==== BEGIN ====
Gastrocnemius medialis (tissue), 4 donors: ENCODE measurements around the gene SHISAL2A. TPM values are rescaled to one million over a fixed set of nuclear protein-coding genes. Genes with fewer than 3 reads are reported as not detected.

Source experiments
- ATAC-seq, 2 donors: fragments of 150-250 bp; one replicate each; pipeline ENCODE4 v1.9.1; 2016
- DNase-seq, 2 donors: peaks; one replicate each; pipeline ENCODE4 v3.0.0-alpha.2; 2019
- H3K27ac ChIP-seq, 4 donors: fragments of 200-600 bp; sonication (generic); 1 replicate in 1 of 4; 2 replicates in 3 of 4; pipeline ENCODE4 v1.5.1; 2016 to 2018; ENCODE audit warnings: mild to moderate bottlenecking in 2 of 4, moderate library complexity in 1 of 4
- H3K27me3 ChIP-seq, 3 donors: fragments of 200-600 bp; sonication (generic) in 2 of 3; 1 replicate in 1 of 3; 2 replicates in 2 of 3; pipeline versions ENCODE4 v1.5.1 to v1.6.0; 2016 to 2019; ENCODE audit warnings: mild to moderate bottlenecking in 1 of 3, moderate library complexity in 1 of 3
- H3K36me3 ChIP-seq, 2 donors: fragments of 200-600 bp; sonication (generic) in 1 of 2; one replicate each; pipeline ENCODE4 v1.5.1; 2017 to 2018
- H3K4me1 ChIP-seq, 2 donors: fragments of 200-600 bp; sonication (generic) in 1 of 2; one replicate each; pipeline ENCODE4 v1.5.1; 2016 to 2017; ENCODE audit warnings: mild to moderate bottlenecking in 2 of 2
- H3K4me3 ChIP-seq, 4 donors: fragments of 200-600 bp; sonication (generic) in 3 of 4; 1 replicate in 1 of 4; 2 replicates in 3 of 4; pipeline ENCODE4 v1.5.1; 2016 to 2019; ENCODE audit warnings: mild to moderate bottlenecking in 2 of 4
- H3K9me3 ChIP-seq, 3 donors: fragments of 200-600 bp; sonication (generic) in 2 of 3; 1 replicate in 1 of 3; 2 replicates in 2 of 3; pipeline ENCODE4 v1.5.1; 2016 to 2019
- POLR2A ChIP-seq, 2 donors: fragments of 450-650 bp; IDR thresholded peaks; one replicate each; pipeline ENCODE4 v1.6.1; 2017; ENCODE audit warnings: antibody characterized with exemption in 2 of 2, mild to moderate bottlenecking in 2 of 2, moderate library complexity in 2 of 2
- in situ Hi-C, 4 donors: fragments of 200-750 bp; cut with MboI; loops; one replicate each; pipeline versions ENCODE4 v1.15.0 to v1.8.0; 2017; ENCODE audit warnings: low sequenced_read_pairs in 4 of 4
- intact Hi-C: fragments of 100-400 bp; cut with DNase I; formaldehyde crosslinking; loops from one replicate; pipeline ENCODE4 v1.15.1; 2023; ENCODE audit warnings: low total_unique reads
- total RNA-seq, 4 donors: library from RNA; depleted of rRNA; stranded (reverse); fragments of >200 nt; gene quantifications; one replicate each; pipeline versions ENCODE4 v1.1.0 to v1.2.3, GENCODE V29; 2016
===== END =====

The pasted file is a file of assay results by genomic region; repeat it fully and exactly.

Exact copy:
Gastrocnemius medialis (tissue), 4 donors: ENCODE measurements around the gene SHISAL2A. TPM values are rescaled to one million over a fixed set of nuclear protein-coding genes. Genes with fewer than 3 reads are reported as not detected.

Source experiments
- ATAC-seq, 2 donors: fragments of 150-250 bp; one replicate each; pipeline ENCODE4 v1.9.1; 2016
- DNase-seq, 2 donors: peaks; one replicate each; pipeline ENCODE4 v3.0.0-alpha.2; 2019
- H3K27ac ChIP-seq, 4 donors: fragments of 200-600 bp; sonication (generic); 1 replicate in 1 of 4; 2 replicates in 3 of 4; pipeline ENCODE4 v1.5.1; 2016 to 2018; ENCODE audit warnings: mild to moderate bottlenecking in 2 of 4, moderate library complexity in 1 of 4
- H3K27me3 ChIP-seq, 3 donors: fragments of 200-600 bp; sonication (generic) in 2 of 3; 1 replicate in 1 of 3; 2 replicates in 2 of 3; pipeline versions ENCODE4 v1.5.1 to v1.6.0; 2016 to 2019; ENCODE audit warnings: mild to moderate bottlenecking in 1 of 3, moderate library complexity in 1 of 3
- H3K36me3 ChIP-seq, 2 donors: fragments of 200-600 bp; sonication (generic) in 1 of 2; one replicate each; pipeline ENCODE4 v1.5.1; 2017 to 2018
- H3K4me1 ChIP-seq, 2 donors: fragments of 200-600 bp; sonication (generic) in 1 of 2; one replicate each; pipeline ENCODE4 v1.5.1; 2016 to 2017; ENCODE audit warnings: mild to moderate bottlenecking in 2 of 2
- H3K4me3 ChIP-seq, 4 donors: fragments of 200-600 bp; sonication (generic) in 3 of 4; 1 replicate in 1 of 4; 2 replicates in 3 of 4; pipeline ENCODE4 v1.5.1; 2016 to 2019; ENCODE audit warnings: mild to moderate bottlenecking in 2 of 4
- H3K9me3 ChIP-seq, 3 donors: fragments of 200-600 bp; sonication (generic) in 2 of 3; 1 replicate in 1 of 3; 2 replicates in 2 of 3; pipeline ENCODE4 v1.5.1; 2016 to 2019
- POLR2A ChIP-seq, 2 donors: fragments of 450-650 bp; IDR thresholded peaks; one replicate each; pipeline ENCODE4 v1.6.1; 2017; ENCODE audit warnings: antibody characterized with exemption in 2 of 2, mild to moderate bottlenecking in 2 of 2, moderate library complexity in 2 of 2
- in situ Hi-C, 4 donors: fragments of 200-750 bp; cut with MboI; loops; one replicate each; pipeline versions ENCODE4 v1.15.0 to v1.8.0; 2017; ENCODE audit warnings: low sequenced_read_pairs in 4 of 4
- intact Hi-C: fragments of 100-400 bp; cut with DNase I; formaldehyde crosslinking; loops from one replicate; pipeline ENCODE4 v1.15.1; 2023; ENCODE audit warnings: low total_unique reads
- total RNA-seq, 4 donors: library from RNA; depleted of rRNA; stranded (reverse); fragments of >200 nt; gene quantifications; one replicate each; pipeline versions ENCODE4 v1.1.0 to v1.2.3, GENCODE V29; 2016